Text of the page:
Live close to your office. A growing Indian middle class spells horrible traffic.
(Photo by Gireesh GV for Forbes India)
When Blagsvedt looked around, he found that while his colleagues at Microsoft had access to support services such as recruitment agencies and online portals, the poor primarily depended on their rather small network of friends, relatives and their employers to find a job — making that market inefficient. Babajob hoped to bring in some efficiency through the Internet. Setting up was easy, scaling up was not. Direct access to the Internet was a big issue. Now, he is hoping to use the mobile penetration and call centres to bridge the gap. Even now, it’s still not clear if it can scale up.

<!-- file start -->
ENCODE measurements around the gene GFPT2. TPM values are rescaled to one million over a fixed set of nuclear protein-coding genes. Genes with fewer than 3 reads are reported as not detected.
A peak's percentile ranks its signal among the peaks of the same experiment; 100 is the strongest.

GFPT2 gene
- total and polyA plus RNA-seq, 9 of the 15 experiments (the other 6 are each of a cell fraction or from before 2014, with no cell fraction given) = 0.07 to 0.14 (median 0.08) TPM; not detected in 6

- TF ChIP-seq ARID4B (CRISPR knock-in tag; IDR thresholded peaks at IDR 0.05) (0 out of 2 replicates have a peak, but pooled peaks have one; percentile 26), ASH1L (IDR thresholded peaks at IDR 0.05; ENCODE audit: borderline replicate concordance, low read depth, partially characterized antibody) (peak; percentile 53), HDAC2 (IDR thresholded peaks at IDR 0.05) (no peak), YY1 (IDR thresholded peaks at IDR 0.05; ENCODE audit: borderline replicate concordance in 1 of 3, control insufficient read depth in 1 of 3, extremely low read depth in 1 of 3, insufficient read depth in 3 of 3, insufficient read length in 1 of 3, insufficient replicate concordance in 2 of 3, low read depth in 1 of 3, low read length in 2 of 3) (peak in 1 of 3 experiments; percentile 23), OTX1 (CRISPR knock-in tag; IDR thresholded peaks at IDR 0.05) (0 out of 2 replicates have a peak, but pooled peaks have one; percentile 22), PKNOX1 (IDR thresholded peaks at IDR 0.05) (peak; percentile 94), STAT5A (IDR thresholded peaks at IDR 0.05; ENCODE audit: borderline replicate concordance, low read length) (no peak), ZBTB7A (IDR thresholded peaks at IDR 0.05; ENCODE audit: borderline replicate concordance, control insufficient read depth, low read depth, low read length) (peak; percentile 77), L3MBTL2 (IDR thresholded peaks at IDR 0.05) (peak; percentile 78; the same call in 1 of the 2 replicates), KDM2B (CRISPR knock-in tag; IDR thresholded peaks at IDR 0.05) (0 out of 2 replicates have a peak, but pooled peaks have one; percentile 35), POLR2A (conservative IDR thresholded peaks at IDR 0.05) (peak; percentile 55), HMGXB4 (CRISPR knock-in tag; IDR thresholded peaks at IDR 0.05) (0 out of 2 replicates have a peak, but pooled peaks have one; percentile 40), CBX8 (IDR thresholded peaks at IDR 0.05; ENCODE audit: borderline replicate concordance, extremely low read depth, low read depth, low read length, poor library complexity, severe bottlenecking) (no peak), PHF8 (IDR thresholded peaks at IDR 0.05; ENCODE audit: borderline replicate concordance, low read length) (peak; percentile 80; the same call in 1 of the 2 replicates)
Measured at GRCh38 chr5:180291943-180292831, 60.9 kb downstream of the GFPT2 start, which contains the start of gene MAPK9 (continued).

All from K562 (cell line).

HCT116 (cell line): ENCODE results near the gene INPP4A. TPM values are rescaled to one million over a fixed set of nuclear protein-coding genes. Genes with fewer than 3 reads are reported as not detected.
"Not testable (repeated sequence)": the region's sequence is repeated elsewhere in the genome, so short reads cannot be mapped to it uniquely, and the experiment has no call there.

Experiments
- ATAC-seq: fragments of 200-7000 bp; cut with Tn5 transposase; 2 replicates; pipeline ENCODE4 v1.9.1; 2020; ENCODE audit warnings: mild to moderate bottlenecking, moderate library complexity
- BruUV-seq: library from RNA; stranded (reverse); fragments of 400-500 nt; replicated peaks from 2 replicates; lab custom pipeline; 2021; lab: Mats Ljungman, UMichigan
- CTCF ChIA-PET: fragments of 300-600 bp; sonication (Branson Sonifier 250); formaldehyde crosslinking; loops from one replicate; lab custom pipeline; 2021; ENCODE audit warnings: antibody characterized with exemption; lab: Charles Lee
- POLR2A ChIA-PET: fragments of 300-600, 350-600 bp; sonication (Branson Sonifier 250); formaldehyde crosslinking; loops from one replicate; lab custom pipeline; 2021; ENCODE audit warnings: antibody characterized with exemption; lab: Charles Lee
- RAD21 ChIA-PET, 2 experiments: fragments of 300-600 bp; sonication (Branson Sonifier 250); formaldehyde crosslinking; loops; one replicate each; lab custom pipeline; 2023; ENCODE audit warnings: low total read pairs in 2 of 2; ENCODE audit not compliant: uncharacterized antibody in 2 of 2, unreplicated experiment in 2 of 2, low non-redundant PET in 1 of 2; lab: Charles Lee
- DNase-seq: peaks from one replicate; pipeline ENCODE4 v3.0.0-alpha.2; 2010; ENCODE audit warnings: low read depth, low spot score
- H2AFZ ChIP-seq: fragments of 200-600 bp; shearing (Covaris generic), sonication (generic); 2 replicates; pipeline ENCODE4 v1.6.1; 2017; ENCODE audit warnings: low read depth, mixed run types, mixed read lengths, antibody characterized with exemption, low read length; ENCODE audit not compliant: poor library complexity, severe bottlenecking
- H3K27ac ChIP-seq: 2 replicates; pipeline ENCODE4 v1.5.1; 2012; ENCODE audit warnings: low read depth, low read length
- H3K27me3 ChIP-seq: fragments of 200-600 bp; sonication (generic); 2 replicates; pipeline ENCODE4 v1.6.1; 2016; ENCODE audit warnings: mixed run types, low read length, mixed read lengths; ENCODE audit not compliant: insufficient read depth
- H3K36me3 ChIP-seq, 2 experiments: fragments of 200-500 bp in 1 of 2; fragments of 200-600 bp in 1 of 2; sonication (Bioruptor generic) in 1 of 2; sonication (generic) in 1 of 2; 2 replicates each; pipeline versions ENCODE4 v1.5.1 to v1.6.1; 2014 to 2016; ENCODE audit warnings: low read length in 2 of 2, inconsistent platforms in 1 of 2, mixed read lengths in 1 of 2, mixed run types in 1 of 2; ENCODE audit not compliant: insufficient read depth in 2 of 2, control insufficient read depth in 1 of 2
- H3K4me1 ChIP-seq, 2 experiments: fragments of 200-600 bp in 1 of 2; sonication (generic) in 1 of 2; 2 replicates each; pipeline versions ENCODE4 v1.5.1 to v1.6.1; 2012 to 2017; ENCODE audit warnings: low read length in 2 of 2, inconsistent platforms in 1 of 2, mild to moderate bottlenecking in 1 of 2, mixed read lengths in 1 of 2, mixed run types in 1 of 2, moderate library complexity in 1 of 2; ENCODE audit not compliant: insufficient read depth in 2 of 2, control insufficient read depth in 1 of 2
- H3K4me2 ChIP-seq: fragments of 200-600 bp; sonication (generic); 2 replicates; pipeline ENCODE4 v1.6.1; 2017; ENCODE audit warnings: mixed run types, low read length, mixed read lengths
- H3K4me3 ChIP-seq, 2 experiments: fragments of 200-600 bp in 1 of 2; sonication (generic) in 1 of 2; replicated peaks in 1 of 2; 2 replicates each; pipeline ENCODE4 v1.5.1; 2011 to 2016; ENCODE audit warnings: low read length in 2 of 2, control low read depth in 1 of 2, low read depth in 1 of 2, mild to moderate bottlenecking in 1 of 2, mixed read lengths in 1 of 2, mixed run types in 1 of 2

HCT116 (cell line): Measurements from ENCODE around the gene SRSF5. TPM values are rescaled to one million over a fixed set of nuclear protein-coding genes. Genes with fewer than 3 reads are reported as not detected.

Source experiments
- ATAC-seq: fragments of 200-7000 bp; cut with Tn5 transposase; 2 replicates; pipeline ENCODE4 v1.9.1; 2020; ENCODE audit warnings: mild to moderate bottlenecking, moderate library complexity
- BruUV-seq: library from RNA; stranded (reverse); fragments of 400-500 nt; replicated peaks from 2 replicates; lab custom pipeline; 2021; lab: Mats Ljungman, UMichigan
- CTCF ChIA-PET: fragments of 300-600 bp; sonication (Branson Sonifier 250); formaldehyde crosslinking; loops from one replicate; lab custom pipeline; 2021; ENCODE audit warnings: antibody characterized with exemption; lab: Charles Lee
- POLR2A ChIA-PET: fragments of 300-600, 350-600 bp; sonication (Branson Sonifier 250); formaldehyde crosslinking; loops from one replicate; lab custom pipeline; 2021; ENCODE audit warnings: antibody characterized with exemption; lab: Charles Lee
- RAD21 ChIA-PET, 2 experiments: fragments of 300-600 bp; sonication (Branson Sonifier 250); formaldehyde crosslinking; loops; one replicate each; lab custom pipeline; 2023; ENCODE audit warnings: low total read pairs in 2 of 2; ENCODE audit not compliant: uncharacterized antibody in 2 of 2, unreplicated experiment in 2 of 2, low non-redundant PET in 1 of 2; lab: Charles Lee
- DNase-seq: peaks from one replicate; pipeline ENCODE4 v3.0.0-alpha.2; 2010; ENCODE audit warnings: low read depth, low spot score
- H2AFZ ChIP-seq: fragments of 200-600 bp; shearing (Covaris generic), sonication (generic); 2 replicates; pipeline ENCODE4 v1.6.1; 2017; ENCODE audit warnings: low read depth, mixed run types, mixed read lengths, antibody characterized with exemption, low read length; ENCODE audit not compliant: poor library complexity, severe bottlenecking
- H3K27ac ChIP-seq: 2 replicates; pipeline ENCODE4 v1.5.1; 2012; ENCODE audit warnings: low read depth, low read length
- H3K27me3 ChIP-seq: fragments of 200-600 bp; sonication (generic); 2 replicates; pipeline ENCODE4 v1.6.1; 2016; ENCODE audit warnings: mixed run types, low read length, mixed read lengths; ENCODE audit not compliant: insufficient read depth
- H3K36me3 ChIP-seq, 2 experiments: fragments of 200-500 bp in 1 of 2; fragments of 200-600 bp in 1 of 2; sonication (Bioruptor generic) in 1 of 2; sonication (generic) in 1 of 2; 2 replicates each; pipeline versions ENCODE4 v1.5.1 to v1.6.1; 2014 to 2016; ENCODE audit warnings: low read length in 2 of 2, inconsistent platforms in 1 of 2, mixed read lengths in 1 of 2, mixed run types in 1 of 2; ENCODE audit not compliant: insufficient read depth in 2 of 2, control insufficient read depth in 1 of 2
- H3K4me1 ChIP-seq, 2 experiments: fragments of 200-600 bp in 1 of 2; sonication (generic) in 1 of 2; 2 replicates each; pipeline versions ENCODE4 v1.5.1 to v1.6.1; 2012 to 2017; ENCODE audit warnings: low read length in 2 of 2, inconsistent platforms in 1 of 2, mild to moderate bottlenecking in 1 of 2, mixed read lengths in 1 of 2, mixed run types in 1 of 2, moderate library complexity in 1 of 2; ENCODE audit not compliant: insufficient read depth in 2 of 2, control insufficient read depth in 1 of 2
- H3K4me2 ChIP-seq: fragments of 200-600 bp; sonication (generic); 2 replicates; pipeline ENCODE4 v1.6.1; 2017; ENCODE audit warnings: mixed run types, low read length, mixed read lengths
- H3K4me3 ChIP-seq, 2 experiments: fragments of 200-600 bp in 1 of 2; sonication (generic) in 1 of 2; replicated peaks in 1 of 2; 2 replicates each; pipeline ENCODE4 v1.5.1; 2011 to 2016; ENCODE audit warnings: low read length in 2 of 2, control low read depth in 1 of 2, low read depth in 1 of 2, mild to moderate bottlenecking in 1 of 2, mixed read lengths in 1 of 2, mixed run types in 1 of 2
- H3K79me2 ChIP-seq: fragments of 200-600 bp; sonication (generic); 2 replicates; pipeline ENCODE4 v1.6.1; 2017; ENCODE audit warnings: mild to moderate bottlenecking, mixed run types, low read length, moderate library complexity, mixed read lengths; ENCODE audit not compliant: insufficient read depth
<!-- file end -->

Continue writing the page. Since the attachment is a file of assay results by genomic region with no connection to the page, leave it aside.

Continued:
Should I Stay or Should I Go?
But, the bigger question is not really of finding the right solution to the problems. It’s about having the social and professional networks to hire the best people, and removing a few hurdles along the path.
Success in entrepreneurship is a function of attitude, knowledge and relationships, says Gupta. In some sectors such as real estate relationships — the network of bureucrats, local connections — matter more than anything else, and expats would find themselves at a disadvantage.
In some others, a technology firm serving the US market, local relationships don’t matter much, but such companies tend to be headquartered in the US. Many others come somewhere in between — where relationship is not the main driver, but it does matter, says Gupta.